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The Congress knife arrived on the scene in the early 1800s. As with other Pocket knives such as Trappers and Stockman’s, the Congress was made with a specific audience in mind; and that audience was not congress. Most likely the name Congress refers to the way the way the blades of the knife come together (as in the equal numbers of blades are located on both ends of the knife and then come together or meet in the middle of the handle).
The market for the knife was the Antebellum South and the blades chosen were those needed to fulfill its agricultural needs. The most common Congress is he four blade pattern which features two large sheepfoot blades as primary blades, and a small coping and pen blades as secondary blades. The sheepfoot blades were used extensively in the cotton and tobacco industry. The reason the Congress had two sheepfoot blades, one on each end, is the same reason the muskrat has two identical blades. It allowed the user to cut twice as long before having to stop and re-sharpen his blades. This allowed the worker to take fewer breaks during the work day. The coping blade was used for scribing (perhaps carving initials in wood planks to mark work done?) and the pen blade was so that the knife had a blade with a point on it.
The pattern caught on like gangbusters in the Deep south and was found to be an excellent pattern for whittling. The patterns quickly evolved and soon followed congress knives with 2 blades a Half Congress as well as 6 and 8 blade Congress knives. Normally the Half Congress had one sheepfoot and a smaller pen or coping blade. However the 6 and 8 blades tended to keep two keep the two sheepfoot blades coming together in the center and just added additional blades such as a cuticle/nail file, small clips or additional coping or pen blades. The most famous of is probably the six blade Congress that Abraham Lincoln was carrying when he was assassinated. (Abe Lincoln was said to be an avid whittler.) Today, many people call a six Blade Congress, regardless of the blades configuration a Lincoln Congress. His actual knife had a large sheepfoot, a large spear blade, a cutlicle/file blade, two pen blades and one coping blade.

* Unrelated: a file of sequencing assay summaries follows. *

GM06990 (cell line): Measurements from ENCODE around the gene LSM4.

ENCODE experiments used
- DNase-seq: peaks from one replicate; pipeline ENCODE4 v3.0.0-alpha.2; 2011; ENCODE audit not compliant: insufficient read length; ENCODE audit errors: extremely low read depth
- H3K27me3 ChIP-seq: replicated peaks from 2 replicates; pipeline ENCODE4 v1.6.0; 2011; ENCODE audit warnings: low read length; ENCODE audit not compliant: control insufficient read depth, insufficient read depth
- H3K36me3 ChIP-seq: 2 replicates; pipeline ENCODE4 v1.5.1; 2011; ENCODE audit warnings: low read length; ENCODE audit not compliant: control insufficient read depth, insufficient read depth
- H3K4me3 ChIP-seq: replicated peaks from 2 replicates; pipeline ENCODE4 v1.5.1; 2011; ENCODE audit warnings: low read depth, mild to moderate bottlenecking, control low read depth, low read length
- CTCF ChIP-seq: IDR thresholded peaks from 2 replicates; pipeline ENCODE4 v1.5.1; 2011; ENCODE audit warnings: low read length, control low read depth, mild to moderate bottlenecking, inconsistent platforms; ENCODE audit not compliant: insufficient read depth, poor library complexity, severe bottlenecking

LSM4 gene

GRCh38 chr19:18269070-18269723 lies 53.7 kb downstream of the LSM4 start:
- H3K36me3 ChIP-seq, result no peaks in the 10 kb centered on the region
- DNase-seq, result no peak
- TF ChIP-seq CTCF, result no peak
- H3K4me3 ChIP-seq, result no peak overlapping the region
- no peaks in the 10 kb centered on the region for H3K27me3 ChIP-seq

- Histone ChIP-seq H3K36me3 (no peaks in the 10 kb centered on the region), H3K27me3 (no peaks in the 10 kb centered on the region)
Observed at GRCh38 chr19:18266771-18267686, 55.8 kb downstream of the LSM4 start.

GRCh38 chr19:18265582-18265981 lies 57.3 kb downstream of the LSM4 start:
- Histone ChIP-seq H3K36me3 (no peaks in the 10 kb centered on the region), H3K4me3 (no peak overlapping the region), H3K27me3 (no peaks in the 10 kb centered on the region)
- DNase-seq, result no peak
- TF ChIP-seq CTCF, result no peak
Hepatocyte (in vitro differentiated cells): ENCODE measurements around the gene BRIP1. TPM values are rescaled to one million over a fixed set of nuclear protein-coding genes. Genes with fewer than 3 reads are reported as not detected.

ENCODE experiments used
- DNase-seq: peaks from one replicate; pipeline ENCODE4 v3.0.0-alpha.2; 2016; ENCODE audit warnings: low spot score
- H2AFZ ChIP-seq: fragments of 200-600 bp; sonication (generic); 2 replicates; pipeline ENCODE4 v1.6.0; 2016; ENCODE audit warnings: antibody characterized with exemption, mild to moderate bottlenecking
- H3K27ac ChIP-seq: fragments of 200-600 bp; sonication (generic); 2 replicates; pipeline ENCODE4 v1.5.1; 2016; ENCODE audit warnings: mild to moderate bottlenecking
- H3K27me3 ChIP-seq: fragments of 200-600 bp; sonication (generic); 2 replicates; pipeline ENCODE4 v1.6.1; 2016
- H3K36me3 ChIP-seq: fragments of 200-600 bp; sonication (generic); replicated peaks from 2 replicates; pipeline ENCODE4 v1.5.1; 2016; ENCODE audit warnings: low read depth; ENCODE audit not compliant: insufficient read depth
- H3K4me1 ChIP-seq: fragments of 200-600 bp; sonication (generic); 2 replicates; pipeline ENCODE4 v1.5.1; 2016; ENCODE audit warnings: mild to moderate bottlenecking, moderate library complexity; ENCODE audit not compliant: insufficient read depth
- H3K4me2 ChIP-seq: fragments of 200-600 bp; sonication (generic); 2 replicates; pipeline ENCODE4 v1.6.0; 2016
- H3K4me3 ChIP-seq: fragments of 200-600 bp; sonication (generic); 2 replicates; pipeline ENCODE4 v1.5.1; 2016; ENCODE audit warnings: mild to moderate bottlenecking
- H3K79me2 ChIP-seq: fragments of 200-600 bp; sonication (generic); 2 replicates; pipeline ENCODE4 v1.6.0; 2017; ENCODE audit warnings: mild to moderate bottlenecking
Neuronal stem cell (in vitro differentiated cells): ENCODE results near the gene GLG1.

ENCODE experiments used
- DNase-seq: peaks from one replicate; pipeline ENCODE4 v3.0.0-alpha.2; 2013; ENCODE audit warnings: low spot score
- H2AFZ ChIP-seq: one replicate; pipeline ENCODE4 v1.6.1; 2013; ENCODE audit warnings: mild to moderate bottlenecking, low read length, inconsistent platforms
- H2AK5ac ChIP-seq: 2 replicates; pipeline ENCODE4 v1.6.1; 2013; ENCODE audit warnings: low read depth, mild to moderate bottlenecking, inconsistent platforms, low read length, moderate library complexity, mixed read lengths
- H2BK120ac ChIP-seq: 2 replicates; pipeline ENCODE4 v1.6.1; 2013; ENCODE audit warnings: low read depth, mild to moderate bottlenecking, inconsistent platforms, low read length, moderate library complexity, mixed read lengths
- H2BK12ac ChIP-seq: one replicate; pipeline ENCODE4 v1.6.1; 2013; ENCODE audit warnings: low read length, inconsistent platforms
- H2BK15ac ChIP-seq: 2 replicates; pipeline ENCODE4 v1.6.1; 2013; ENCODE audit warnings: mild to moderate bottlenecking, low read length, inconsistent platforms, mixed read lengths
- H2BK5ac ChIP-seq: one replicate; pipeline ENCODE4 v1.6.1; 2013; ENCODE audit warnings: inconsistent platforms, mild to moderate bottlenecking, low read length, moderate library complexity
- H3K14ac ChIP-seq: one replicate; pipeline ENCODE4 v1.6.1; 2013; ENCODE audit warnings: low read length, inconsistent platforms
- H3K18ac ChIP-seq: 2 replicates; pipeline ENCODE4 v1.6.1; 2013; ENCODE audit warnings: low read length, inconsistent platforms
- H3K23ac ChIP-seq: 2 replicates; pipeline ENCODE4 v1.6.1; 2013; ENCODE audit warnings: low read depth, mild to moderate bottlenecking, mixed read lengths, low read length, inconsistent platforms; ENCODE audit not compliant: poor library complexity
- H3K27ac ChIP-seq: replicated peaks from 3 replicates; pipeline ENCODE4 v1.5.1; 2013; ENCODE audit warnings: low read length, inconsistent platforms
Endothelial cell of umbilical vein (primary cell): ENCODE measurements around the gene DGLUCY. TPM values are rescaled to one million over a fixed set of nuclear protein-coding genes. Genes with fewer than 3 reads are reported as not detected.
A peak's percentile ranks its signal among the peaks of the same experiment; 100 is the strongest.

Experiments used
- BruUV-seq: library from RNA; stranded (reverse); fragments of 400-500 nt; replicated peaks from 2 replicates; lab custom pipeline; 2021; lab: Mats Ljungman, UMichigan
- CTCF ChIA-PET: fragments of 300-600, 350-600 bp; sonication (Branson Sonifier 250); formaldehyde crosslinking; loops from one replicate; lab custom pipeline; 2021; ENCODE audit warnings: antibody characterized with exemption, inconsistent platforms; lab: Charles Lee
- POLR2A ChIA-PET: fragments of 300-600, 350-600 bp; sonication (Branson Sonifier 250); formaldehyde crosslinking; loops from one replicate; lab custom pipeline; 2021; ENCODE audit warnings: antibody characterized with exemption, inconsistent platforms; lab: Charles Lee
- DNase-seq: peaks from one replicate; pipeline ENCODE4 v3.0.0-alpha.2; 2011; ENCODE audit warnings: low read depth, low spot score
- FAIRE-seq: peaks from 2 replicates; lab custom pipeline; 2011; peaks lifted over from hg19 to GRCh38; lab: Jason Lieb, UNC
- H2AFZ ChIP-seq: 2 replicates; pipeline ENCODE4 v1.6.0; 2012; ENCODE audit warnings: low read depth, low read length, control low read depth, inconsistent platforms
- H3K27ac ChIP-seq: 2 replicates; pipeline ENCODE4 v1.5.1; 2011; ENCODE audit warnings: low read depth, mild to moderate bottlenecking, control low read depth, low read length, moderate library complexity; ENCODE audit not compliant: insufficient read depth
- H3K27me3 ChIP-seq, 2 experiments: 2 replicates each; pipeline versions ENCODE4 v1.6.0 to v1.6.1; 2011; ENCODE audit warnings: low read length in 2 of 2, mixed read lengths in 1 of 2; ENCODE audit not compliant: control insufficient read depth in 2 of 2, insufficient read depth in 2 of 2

The early Congress knives, including the Lincoln congress were made on a slim concave shaped handle. This meant that when the knife was placed spine down on a flat surface only the ends would touch the surface; the center of the knife would be raised in the air. The ends were also smaller than the center of the knife so that you had two arcs. Because of this shape, you have a somewhat long handle for relatively short blades! (Again the blades come together in the center!) On the bright side, the longer handle gives you more to grip when cutting through tough stuff.
Today, you will also find congress knives built on a larger frame which allows wider blades to be added. You will also occasionally find “congress” knives that have a flat back-spring. Many congress collectors can accept the wider frame but do not accept the flat spine, arguing (I think correctly) that the curve of the handle is an integral part of the pattern. Some also argue, that the knife should have four blades, two large sheepfoot, followed by a small pen and a small coping. While this is the most traditional, it is probably not an argument worth making.
Okay, enough background! Let’s come together and show some Congress knives!